Berkeley council votes to limit ‘sitting, lying, dogs and objects’ on sidewalks

City officials have set the wheels in motion to eventually enforce limits on how public space can by used by individuals in Berkeley, including those experiencing homelessness. Photo: Kai Schreiber

More than two years after the Berkeley City Council voted to enact rules to regulate street behavior and limit storage in public spaces, a council majority voted Thursday night to move ahead with revisions to those rules — and set the groundwork to enforce them.

Controversial regulations regarding sidewalk use that were approved during a split council vote in late 2015 were never put into place. The November 2016 election put in charge a new council majority and mayor. They sought to frame the focus and enforcement differently from the earlier draft, and allow for more public input about the best way forward. In the end, however, the goal remained largely the same. Mayor Jesse Arreguín said Thursday, during a special meeting of the City Council, that the revised policy aims to make sidewalks and other public areas accessible and welcoming to everyone without unfairly penalizing those who live on the streets.

Dozens of advocates for homeless individuals, as well as those individuals themselves, decried the new regulations, which they said they fear will create more problems for people already struggling to survive. Business owners and some members of the public, meanwhile, pleaded with city officials to do something about what one described as increasingly lawless conditions throughout Berkeley that are having a detrimental impact for too much of the community. The special meeting took place in the Longfellow Middle School auditorium in anticipation of the large crowd it was expected to draw.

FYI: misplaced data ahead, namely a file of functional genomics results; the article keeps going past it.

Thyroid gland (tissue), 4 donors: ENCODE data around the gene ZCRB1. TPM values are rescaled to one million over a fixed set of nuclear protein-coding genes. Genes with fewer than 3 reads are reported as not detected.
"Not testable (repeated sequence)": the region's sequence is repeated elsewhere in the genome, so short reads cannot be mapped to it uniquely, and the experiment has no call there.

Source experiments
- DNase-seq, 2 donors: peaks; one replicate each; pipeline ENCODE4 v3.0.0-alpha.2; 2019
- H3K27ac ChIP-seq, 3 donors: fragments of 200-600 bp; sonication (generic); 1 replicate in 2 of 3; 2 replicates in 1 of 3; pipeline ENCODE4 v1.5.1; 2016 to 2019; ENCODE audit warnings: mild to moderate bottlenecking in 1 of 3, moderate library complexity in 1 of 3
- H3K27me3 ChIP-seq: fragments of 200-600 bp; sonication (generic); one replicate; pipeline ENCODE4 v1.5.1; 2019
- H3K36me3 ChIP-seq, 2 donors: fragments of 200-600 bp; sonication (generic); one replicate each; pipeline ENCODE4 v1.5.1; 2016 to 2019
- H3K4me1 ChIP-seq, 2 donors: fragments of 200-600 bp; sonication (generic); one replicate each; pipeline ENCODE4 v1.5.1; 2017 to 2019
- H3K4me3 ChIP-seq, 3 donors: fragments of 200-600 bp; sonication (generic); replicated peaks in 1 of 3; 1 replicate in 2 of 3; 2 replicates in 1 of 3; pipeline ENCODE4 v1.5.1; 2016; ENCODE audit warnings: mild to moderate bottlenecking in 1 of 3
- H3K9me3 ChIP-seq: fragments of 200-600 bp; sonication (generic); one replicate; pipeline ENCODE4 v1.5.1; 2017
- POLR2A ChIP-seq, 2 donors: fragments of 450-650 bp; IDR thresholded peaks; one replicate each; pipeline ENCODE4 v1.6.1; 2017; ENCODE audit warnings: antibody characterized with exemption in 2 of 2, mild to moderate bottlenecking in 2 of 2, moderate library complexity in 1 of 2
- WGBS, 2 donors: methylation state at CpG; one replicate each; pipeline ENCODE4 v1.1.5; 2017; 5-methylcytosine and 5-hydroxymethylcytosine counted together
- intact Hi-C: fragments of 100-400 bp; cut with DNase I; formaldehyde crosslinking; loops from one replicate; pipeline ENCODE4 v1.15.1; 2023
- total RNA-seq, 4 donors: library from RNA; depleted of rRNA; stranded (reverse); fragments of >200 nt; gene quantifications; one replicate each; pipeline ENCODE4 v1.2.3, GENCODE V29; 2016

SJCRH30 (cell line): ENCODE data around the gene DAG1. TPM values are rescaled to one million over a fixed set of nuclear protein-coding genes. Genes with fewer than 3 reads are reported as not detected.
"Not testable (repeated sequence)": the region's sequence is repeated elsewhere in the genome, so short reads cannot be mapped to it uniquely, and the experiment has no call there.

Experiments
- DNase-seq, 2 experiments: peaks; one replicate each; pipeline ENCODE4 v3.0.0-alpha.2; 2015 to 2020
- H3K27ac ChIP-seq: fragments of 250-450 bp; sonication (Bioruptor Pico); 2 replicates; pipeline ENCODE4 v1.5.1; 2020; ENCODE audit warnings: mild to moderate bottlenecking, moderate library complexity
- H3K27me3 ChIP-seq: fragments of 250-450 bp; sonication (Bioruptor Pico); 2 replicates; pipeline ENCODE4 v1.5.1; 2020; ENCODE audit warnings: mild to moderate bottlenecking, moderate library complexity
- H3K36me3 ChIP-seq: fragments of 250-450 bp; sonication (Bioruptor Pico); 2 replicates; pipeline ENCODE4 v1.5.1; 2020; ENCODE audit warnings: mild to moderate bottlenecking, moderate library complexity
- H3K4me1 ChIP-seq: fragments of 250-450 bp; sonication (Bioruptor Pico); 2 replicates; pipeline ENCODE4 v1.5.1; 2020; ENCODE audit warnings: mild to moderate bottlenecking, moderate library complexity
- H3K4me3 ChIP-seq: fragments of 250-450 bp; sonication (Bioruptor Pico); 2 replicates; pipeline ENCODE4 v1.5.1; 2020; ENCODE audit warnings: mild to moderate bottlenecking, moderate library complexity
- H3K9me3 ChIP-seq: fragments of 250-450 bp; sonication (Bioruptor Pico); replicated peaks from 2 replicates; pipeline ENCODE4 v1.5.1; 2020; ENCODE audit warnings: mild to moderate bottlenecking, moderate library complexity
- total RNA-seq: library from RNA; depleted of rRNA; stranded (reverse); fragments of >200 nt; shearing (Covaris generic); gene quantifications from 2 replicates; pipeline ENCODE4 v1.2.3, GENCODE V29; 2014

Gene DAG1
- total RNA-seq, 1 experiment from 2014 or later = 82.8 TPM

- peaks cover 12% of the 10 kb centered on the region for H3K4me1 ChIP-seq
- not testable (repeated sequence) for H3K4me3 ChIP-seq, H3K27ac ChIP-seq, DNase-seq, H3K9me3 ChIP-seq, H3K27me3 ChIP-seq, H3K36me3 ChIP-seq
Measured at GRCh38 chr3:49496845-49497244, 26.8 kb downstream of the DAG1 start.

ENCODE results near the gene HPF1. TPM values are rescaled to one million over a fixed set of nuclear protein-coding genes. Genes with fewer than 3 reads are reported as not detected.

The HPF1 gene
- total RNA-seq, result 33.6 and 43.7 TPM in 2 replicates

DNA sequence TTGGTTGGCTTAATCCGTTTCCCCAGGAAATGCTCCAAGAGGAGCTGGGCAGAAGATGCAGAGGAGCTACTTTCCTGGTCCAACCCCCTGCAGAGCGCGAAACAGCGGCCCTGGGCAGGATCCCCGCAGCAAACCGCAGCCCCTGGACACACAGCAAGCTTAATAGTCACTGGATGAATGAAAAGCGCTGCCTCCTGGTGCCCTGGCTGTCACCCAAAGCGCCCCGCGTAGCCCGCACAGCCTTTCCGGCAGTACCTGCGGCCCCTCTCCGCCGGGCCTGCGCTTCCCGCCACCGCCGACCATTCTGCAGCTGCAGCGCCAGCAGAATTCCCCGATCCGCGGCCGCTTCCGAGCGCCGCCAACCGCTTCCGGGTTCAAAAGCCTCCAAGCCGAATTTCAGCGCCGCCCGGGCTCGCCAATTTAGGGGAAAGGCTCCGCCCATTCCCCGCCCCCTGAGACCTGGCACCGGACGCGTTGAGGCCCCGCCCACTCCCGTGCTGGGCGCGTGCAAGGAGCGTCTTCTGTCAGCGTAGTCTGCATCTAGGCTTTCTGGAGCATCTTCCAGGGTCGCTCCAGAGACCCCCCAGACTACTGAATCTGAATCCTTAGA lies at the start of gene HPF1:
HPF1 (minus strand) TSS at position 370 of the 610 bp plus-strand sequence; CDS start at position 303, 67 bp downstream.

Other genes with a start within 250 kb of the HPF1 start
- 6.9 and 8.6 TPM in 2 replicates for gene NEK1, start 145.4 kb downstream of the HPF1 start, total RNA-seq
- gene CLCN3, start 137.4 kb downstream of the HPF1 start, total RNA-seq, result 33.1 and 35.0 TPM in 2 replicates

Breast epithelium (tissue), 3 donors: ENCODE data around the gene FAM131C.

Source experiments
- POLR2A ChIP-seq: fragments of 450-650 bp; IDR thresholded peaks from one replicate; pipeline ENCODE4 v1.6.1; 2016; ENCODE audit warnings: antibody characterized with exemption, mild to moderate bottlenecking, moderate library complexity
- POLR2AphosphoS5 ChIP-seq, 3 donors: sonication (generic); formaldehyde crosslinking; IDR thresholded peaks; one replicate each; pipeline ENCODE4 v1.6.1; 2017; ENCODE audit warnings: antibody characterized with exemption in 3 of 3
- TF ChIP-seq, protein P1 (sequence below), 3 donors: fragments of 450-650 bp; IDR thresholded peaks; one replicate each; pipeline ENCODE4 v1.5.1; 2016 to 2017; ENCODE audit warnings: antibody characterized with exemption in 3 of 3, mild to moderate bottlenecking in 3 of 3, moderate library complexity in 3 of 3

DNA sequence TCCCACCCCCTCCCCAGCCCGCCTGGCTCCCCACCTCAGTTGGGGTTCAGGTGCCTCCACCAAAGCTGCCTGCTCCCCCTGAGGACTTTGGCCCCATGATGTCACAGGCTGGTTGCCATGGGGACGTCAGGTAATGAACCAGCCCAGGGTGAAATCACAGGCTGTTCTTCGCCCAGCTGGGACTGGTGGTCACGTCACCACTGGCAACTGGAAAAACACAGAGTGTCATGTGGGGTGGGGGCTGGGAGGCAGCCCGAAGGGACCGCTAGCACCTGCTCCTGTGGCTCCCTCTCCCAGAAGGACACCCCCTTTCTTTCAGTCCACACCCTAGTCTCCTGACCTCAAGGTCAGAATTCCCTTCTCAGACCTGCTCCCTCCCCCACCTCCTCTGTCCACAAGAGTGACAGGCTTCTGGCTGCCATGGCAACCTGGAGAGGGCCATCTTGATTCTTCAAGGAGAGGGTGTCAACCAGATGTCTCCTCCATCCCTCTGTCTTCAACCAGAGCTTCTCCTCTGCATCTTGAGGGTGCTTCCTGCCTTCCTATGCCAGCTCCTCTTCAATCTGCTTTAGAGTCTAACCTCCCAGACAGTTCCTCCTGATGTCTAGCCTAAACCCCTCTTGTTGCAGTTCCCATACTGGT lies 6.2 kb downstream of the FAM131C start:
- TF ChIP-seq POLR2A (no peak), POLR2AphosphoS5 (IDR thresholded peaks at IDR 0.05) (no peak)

Dozens spoke for and against the council proposal on sidewalk regulations at Longfellow on Thursday evening. Photo: Emilie Raguso

The original agenda for the meeting, crafted by Arreguín and Councilwoman Sophie Hahn, included a policy on encampments, in addition to the sidewalk measures. But Arreguín announced at the beginning of the evening that more work needed to be done on the encampments piece of the legislation. He asked to postpone consideration of that element, and his suggestion met no opposition. The council discussion Thursday ultimately focused on a slightly revised draft of the sidewalk regulations, which was brought to the meeting by Councilwoman Kate Harrison.


What do the regulations entail?

The proposal would limit the storage of personal items on city sidewalks to a 9-square-foot footprint, though “cushioning material” is exempt from the rules, as long as it’s deemed to be of a size that is “reasonably needed.” (The dimensions of the storage space could be measured as “3 x 3, 4 x 2.25, 9×1, etc.,” the rules note.)

Nothing can be placed, however, in parklets or within the “path of travel” on any sidewalk: Council agreed that 6 feet must be left open on sidewalks narrower than 14 feet. For sidewalks that are 14 feet or more, the path of travel is to be at least 10 feet wide. During the day, items cannot be placed in front, or within 3 feet, of building entrances, but people are allowed to use those areas from 10 p.m. until 7 a.m.

The regulations allow sitting on sidewalks at all times, but limit when and where people can lie down. Lying down is prohibited in BART “access corridors” — within 25 feet of station entrances, and also on the west side of Shattuck Avenue between Addison Street and Allston Way; on sidewalks in residential and mixed-use residential zones; and in commercial and industrial zones from 7 a.m. to 10 p.m. daily except Sunday, when council said everyone on the street should be allowed to sleep in until 10 a.m. City laws will continue to permit anyone to lie down in all parks during open hours.